Singapore Looks To Deflate Housing Bubble With Influx of New Homes

Updated on

Time and time again various markets inflate into bubbles before eventually popping and causing investors to lose huge sums of money. It doesn’t matter how often a bubble pops, many investors simply seem to never learn. Now, the Singaporean government is trying to deflate a housing bubble that has seen home prices skyrocket, in some cases to more than 50 years worth of rent!

Singapore Looks To Deflate Housing Bubble With Influx of New Homes

Housing Sector In Singapore Is Vital

The housing sector in Singapore is especially vital to the nation. As a small city-state with limited space, managing housing and the housing market has long been one of the chief concerns of the ruling People’s Action Party. Housing has now become the largest personal expense for most people living on the island.

The government does support a massive public housing sector that is estimated to supply housing for some 80 percent of Singaporeans. While a Westerner might conjure up images of dilapidated slums at the mention of public housing, in Singapore such “projects” can rival luxury condo estates. Still, supply has not yet sated demand, but with major public and private housing projects being launched in the next three years,  with prices having already dropped by about 20 percent.

The Singaporean government has been trying to ramp up the amount of available housing in the city over the last few years. Real estate projects take time to develop, however, and ground years ago on many projects which are now scheduled to enter the market this year. The Singaporean government projects that some 18,500 new private homes will enter the market this year, compared with about 9,000 in 2012.

The government is also launching a mix of public housing projects that should help more Singaporeans secure cheap and high quality housing. High rent prices have become a serious source for discontent among Singaporean voters, and the ruling PAP attained only 60 percent of the vote in 2011, one of the lowest support ratings in Singaporean history.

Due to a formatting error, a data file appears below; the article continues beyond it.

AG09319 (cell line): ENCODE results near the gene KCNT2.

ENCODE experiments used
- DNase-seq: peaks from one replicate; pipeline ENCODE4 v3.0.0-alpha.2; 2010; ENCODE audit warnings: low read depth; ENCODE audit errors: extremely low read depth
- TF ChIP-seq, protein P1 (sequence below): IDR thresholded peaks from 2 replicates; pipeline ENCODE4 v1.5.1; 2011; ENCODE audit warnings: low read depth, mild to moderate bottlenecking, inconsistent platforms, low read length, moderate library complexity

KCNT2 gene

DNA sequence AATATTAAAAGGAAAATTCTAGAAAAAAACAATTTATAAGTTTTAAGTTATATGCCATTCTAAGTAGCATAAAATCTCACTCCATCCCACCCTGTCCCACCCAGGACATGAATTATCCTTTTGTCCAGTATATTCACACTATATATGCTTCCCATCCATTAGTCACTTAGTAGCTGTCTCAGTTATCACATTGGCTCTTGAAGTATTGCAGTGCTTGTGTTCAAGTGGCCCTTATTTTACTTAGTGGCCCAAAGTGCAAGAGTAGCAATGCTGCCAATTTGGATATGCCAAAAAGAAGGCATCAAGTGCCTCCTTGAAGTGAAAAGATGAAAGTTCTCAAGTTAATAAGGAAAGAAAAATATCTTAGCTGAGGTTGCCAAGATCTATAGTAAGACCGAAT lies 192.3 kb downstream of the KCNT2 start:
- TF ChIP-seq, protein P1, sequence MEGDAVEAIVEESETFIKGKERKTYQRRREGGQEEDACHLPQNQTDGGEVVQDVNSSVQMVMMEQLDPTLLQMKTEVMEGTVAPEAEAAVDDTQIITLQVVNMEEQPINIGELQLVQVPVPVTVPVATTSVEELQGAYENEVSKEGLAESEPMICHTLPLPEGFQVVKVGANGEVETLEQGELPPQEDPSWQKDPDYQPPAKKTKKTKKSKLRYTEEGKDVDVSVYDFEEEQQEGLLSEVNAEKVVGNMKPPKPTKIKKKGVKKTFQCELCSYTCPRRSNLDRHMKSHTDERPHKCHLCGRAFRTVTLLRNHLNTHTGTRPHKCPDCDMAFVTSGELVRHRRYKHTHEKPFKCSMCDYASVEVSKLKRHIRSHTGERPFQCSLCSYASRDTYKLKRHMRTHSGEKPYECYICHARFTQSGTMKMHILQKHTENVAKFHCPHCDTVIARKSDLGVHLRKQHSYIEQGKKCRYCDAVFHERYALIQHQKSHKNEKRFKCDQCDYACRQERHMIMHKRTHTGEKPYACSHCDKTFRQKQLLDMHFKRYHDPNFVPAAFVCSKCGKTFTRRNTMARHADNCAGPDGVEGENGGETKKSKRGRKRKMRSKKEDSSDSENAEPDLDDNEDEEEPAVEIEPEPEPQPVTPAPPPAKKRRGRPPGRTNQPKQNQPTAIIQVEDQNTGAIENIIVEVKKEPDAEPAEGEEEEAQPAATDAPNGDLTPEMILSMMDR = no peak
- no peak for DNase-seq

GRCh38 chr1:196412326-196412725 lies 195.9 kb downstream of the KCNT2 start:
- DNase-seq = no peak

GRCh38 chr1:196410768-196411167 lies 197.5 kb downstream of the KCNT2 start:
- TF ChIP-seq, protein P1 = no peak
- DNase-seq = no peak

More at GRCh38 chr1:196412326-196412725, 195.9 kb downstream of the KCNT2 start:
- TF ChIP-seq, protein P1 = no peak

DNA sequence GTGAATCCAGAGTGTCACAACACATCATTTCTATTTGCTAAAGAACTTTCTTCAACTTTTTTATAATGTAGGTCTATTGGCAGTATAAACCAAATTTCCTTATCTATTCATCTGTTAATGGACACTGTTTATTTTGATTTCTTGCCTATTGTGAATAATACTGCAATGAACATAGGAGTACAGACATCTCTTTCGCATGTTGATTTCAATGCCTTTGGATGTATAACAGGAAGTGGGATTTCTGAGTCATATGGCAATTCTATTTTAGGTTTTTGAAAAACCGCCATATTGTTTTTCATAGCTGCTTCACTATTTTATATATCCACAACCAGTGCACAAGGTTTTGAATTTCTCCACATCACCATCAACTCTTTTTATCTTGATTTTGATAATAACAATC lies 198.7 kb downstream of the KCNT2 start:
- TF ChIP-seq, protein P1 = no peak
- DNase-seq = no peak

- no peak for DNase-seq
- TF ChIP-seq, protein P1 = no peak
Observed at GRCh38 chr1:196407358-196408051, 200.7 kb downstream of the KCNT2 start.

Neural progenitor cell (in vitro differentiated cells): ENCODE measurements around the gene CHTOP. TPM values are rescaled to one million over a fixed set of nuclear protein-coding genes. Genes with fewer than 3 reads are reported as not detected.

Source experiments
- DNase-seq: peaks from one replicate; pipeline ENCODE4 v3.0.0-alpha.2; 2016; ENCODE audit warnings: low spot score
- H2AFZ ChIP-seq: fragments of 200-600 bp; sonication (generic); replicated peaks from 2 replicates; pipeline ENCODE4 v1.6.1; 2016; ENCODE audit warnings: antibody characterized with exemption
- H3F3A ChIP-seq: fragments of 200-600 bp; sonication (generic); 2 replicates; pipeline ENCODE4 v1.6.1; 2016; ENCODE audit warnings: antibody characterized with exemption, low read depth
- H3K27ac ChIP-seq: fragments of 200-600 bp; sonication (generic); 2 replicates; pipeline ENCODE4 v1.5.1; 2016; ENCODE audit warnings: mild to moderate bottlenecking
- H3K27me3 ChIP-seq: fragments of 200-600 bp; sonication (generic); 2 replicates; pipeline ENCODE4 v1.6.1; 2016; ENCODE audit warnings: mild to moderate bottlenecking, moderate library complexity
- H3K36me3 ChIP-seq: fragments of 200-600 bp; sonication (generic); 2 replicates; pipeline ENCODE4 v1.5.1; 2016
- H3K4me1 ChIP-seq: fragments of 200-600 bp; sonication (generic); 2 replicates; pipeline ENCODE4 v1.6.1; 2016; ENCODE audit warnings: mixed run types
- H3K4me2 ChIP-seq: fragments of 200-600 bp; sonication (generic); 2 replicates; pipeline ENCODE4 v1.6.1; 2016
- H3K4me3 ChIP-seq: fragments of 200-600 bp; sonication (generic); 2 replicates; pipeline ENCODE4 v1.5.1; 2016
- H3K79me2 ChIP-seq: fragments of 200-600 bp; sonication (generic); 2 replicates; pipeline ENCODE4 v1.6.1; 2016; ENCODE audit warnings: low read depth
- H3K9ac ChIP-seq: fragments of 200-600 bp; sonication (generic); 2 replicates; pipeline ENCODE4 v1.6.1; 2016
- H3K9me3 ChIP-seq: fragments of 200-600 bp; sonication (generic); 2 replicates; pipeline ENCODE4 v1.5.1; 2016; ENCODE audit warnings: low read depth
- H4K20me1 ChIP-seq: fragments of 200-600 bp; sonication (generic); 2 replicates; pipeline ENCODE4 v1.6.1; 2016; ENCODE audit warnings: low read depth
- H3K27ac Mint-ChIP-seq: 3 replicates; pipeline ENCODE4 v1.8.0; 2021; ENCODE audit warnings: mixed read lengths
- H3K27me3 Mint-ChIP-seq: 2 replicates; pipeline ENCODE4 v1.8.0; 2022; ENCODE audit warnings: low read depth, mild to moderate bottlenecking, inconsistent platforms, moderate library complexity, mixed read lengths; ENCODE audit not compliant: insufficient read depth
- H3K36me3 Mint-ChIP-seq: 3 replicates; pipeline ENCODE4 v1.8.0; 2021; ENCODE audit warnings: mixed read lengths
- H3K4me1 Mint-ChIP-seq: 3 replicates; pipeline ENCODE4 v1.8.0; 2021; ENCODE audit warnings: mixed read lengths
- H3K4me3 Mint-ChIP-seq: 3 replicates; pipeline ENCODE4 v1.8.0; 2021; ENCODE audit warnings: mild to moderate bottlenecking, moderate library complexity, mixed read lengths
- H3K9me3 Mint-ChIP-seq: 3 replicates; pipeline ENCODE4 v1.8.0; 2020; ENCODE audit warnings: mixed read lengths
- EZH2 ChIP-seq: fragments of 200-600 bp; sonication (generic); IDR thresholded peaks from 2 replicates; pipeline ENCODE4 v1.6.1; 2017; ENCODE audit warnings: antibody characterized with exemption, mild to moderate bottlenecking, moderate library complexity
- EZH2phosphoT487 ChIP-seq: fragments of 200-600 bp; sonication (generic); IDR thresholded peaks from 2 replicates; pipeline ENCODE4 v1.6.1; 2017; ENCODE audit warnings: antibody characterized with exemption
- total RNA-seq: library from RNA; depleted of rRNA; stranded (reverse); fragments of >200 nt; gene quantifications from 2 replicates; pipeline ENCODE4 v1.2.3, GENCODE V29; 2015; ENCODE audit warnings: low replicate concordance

These efforts present mixed opportunities for investment funds looking to get involved in the Asian real estate market. The Blackstone Group L.P. (NYSE:BX) recently announced that it is launching a fund to focus solely on Asian real estate. Dropping housing prices, however, might create losses. On the other hand, government policies designed to encourage increased home building and home ownership, could boost the bottom line. Everything will depend upon the exact policies being put in place.

Housing has become an area of concern for governments across Asia. Most Asian governments are ruled by fragile Democracies or single party states, but all rely on the tacit consent of their populations. With Twitter, Facebook Inc (NASDAQ:FB), and other social media sites widely available, the risk of public discontent spreading out of control is more real now than ever before. Even so-called “strong-arm” single party states, like China, are well aware that they will only remain in power if economic progress continues and the conditions of the average citizen improves.

While costs for food, clothing, and other goods have remained under control in most countries, housing prices have skyrocketed in major cities across the region. The reason is simple, Asia’s economy continues to boom even in the face of unstable economic conditions across the rest of the globe. And with the economy booming, real estate looks like a great investment in the long run. Asian cities are big now, they’ll most likely be bigger and richer in the future.

If Asian governments are not able to keep housing prices down, however, discontent among civil society will only continue to grow. This could lead to backlash, and in a Democratic country like Singapore, could even see the ruling party thrown out of power through elections. This, in turn, could destabilize the local economy and hinder economic growth.

Further Reading- Jim Chanos China Presentation: The Mother of All Bubbles

Leave a Comment